Another advantage is that you can take out money as you need it, instead of taking all of your equity out as a lump sum. If you have $50,000 in equity to borrow from then, you can take out money multiple times during the draw period—perhaps $5,000 for a major roof repair one year, $2,500 for a new gas furnace another year, and so on. And you’ll only pay interest on the amount that you actually pull from the available limit.
A cash-out refinancing takes your existing mortgage and turns it into a bigger mortgage, meaning you end up with a new loan that puts more money in your pocket for things like home maintenance and repairs. You can get up to 80% of the market value of your home refinanced, and then take the difference in cash.
Opting for a cash-out refinance to finance home repairs is a popular choice, since depending on market conditions and how much you’ve already paid toward your original mortgage you could end up with a large amount of cash that you can then put toward expensive repair needs.
Unlike a home equity line of credit, cash-out refinancing doesn’t borrow off of your existing mortgage. Instead, it creates an entirely new mortgage for your property, complete with its own rates, lending terms, and repayment schedule. This means that you may be able to get extra benefits out of a cash-out refinancing if mortgage rates have gotten more favorable since you first bought your home.
FHA Title-1 Loan
A home equity line of credit or cash-out refinancing are great if you have lots of equity in your home, but what if you incur an expensive repair cost in your first year of home ownership or at some other point where you haven’t built up a substantial amount of equity? In that situation, you may want to consider an FHA title-1 loan, which allows you to borrow money specifically for many types of home repairs and improvements.
There are some guidelines to be aware of with an FHA title-1 loan. To start, the maximum loan amount is $25,000 for a standard, single family home, and loans above $7,500 require you to put down your home as collateral (FHA title-1 loans below $7,500 do not need to be secured by your home). The loan repayment period for a single family home is 20 years.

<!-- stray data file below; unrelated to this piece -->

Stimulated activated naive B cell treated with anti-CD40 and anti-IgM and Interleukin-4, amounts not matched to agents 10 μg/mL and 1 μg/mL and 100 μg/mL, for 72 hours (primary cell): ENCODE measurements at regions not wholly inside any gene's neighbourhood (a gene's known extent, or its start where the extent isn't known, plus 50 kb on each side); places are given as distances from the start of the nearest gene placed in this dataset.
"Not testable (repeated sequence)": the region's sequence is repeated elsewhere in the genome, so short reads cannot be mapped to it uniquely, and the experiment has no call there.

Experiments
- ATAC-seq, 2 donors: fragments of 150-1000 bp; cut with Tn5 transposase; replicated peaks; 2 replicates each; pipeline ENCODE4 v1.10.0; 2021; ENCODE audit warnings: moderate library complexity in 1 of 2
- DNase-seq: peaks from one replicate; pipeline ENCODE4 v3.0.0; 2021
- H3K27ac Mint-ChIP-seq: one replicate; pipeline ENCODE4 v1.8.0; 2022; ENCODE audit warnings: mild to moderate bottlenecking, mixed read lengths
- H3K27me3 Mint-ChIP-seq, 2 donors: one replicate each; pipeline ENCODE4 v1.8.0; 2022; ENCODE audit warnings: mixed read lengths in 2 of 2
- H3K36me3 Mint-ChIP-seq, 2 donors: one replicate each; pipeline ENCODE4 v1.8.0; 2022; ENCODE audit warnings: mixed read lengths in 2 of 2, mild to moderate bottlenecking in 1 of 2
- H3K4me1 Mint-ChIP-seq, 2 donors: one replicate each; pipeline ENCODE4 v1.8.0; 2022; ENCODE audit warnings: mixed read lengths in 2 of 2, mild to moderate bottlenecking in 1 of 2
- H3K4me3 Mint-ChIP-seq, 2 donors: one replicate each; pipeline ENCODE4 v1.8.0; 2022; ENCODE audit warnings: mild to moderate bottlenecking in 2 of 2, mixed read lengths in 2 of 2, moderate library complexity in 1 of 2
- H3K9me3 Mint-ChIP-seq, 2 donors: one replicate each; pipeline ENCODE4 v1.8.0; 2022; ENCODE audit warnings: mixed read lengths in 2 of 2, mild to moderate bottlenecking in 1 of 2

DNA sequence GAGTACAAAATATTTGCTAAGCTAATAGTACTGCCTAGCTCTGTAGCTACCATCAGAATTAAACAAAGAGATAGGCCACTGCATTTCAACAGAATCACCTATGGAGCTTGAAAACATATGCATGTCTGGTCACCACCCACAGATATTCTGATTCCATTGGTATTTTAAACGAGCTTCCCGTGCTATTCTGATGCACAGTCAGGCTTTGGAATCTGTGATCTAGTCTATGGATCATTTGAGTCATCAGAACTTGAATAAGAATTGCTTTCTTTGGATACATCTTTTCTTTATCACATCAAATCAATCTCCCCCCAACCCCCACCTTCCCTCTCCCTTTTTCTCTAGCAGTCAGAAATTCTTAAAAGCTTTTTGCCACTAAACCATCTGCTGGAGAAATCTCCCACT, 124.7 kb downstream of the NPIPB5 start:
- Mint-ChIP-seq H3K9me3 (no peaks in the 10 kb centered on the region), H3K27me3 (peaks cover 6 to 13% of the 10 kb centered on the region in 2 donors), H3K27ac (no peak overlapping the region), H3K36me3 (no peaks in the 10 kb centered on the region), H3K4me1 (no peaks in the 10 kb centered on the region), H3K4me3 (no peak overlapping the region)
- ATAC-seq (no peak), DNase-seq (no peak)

FHA title-1 loans are fixed rate, so you won’t have to worry about variable interest rates over the course of your repayment period. To qualify, you’ll need to have a debt-to-income ratio of 45% or below, and you must be applying the loan to an approved repair or improvement costs. You can find more info on what those are by visiting the Department of Housing’s FHA title-1 loan information page.
Using a credit card to finance home repairs can be an easy way to go, especially if you have a high enough limit on your existing credit card to simply borrow money on there. If you don’t though, you’ll likely have no problem applying for and receiving a new credit card just for home repairs.
It’s important to note though that credit cards aren’t always the best way to go. What you gain in convenience you may end up paying in high interest rates and high monthly payments with a shorter repayment period than you’d get with other types of repair financing loans. Look into the other options above before opting for a credit card if you’re facing a major repair cost and do a comparison on interest rates and other loan terms. If you just need to cover a basic and not too expensive repair though a credit card may be a good way to go.
Finally, you could consider getting a personal loan just for home repairs. These tend to have higher interest rates than options like a home equity line of credit as well as shorter repayment periods, but you’ll have a lot of freedom to use the loan as you need to, and can usually borrow as much as $40,000.
Check with your existing bank first to see what kinds of terms they offer for personal loans, and then expand your search to other lenders. If you can find a personal loan with favorable rates and terms, then it is certainly worth considering as a way to finance home repairs.
Home repairs pretty much always need to get done, even if you don’t have funds on hand. Look through the available options above and find a lending option that makes the most sense for your long term financial goals and your existing financial situation, and be sure to account for repair costs in your annual budget as well.